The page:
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UK BIS to implement reporting exceptions for micro-entities

The UK Department for Business, Innovation and Skills (BIS) is to implement the EU Directive 2012/6/EU, also known as Micros Directive, which allows micro-businesses to prepare and publish simplified financial statements.

According to the directive, a company can be considered a micro-entity if it meets two of the three following characteristics: balance sheet total of €316,000 ($417,218); net turnover of €632,000 and an average of ten employees during its fiscal year.

BIS published the result of a consultation that was broadly supportive of the reporting exceptions, although two main concerns were raised by respondents.

First, the impact on the simplified financial reporting on the true and fair value principle; and secondly, the effect on the UK's accrual accounting framework.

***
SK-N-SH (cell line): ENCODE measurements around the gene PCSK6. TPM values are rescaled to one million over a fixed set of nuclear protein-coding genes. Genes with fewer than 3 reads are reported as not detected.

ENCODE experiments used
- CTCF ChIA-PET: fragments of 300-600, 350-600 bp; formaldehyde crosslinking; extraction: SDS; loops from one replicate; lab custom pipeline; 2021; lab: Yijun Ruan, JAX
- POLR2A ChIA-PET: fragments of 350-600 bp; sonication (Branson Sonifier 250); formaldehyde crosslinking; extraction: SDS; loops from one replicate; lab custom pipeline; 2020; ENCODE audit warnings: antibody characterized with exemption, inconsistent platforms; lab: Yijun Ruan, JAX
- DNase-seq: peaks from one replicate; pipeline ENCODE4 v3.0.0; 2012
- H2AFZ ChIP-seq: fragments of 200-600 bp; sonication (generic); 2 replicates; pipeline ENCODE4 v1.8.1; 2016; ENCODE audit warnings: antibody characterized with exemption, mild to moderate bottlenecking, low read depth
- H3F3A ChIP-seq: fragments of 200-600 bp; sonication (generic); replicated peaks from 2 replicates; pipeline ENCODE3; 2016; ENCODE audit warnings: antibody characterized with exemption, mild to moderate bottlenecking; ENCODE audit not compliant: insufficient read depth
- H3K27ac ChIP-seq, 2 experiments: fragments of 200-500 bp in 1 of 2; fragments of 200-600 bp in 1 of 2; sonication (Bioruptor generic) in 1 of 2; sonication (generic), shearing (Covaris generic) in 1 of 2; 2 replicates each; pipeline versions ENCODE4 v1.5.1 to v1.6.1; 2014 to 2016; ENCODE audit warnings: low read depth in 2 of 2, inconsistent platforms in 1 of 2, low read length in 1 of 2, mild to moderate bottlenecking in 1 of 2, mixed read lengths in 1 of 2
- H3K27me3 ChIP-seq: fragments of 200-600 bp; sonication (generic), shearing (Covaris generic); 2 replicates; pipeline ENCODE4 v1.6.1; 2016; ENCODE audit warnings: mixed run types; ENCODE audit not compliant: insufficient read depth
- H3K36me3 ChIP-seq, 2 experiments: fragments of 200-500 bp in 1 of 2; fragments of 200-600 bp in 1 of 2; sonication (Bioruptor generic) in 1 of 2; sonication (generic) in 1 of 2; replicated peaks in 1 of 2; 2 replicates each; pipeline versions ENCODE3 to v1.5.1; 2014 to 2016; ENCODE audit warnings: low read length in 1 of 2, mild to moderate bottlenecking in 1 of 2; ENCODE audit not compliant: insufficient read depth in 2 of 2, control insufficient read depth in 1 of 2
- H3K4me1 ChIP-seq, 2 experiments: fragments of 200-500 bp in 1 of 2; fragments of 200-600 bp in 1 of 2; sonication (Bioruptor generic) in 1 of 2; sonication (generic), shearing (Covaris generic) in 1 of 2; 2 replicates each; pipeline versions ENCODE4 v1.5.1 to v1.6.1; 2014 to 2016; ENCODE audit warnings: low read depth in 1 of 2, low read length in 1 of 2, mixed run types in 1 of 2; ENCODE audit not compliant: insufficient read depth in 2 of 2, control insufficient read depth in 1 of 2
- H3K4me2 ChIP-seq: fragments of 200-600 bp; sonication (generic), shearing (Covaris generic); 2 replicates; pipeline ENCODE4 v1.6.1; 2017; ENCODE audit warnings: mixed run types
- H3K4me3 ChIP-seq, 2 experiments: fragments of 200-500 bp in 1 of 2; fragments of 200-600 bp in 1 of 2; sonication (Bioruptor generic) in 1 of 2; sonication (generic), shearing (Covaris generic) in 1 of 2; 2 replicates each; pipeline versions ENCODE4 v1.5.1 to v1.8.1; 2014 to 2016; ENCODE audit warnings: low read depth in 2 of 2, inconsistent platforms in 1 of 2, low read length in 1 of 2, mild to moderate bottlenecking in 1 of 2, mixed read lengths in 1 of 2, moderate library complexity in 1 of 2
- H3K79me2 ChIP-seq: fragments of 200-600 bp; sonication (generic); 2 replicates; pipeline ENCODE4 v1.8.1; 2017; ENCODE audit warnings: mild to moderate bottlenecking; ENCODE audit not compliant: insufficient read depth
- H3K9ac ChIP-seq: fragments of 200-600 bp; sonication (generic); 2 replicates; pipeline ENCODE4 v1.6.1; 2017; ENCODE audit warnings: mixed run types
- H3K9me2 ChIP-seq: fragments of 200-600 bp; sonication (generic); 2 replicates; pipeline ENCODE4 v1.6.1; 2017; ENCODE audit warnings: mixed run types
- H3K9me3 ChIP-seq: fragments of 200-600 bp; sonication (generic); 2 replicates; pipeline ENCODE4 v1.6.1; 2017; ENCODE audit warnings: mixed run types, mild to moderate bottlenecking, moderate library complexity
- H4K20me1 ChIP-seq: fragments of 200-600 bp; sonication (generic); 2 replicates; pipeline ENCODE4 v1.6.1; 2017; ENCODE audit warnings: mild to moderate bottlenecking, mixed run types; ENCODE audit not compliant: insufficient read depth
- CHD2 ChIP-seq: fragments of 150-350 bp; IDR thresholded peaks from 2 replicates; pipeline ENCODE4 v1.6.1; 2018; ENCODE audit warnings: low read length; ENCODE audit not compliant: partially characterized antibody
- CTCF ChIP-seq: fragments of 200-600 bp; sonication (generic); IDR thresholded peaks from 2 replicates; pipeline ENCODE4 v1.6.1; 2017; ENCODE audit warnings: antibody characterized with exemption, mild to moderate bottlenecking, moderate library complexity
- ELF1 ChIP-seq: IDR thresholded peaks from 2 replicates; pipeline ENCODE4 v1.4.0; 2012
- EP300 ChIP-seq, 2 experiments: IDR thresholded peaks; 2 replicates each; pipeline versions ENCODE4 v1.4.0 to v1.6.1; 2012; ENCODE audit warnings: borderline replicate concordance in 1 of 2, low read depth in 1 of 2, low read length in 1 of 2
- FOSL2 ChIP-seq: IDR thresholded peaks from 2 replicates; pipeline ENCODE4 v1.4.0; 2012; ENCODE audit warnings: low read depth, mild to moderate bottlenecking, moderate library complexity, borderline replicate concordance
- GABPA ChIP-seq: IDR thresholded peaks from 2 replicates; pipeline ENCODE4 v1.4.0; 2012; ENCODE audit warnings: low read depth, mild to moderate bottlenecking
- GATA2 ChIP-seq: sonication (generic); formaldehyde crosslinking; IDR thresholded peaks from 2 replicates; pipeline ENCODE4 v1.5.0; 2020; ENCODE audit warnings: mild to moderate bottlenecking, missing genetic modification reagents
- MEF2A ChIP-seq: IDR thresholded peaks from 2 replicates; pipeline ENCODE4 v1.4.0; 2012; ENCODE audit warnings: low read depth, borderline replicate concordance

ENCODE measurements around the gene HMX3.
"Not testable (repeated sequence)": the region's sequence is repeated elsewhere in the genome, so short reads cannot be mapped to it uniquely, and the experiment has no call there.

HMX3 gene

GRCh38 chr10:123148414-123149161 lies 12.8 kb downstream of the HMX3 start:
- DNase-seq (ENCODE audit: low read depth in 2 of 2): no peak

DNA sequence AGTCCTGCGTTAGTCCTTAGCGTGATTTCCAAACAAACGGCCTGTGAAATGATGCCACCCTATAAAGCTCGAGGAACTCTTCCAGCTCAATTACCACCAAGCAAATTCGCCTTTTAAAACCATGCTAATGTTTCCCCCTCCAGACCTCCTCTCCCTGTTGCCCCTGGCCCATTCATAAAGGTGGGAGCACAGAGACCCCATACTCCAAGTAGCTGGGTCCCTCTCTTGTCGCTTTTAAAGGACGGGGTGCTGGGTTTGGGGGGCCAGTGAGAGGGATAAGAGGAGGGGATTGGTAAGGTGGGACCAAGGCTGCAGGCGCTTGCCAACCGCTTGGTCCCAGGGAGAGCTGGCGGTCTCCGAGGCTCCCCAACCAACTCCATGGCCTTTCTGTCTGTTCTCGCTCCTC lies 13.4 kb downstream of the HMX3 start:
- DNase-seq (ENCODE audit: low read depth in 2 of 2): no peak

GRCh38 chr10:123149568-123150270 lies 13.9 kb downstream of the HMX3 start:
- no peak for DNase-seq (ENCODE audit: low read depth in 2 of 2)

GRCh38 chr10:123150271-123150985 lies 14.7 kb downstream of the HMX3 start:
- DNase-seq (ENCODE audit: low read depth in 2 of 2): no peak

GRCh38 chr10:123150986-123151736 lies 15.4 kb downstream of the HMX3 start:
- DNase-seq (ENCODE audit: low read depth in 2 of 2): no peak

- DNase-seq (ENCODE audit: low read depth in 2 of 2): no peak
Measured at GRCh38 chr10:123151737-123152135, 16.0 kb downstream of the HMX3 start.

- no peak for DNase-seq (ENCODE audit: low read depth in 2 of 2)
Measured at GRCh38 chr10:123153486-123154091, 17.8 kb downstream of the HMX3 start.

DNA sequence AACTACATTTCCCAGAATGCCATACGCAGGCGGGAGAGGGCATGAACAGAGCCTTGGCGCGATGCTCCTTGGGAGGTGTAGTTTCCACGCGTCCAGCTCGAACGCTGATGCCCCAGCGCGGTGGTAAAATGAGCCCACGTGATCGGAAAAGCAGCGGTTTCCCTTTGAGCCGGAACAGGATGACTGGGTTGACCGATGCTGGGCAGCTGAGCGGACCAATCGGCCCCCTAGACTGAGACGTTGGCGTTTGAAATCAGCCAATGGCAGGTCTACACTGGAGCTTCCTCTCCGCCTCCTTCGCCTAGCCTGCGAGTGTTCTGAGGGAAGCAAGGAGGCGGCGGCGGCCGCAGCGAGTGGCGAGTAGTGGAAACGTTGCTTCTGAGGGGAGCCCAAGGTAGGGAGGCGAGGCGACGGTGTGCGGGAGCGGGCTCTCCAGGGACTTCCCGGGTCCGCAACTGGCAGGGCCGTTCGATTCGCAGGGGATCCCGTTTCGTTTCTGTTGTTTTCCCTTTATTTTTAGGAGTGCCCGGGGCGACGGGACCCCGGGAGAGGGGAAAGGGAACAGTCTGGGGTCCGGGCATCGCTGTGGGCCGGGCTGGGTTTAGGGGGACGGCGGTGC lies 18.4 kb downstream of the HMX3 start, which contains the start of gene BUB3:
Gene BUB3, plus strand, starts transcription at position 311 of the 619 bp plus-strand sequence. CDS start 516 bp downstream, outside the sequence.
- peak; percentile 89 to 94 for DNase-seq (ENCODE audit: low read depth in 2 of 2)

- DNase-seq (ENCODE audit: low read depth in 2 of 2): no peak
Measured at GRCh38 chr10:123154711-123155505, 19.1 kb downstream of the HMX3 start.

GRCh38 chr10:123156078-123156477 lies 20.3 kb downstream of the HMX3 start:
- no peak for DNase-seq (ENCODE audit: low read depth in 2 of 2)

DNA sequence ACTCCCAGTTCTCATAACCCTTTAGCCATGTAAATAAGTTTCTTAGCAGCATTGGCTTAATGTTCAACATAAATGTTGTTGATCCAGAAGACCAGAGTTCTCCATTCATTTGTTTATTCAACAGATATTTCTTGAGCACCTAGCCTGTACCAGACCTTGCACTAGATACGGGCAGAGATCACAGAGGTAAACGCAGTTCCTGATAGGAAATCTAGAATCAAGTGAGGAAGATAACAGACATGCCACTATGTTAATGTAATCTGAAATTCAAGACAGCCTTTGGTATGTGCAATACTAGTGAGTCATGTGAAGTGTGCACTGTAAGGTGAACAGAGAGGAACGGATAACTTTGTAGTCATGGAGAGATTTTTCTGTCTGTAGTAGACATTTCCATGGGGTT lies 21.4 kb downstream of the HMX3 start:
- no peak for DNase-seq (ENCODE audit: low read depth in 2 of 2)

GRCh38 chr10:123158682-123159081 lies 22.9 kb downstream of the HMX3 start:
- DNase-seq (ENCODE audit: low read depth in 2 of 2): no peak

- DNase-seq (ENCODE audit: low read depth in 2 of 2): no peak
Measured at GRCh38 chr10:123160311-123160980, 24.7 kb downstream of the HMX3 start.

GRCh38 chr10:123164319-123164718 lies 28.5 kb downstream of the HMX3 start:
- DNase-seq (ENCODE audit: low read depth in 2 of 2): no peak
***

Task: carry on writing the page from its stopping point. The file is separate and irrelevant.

The Institute of Chartered Accountants in England and Wales head of financial reporting faculty Nigel Sleigh-Johnson said each micro-business should consider carefully the practical impacts of the exceptions.

Sleigh-Johnson explained micro-entities should assess if there are risks involved in reducing the financial information they make available to finance providers and other stakeholders.

Sleigh-Johnson added: "We are strong supporters of efforts to tackle excess regulation of UK businesses, but have repeatedly cautioned against presenting requirements on businesses to produce important financial information as simply another aspect of 'red tape'.

BIS said it will implement the Micros Directive and bring forward regulations for parliamentary consideration, but it will exclude those parts of the directive that could clash with the UK's accrual accounting framework.

"We were seriously worried that proposals - now dropped - to allow a partial exemption from tried and tested accruals accounting would have had a negative impact on market confidence and potentially hamper micro businesses' ability to access finance," Sleigh-Johnson said.

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The Institute of Chartered Accountants in England and Wales

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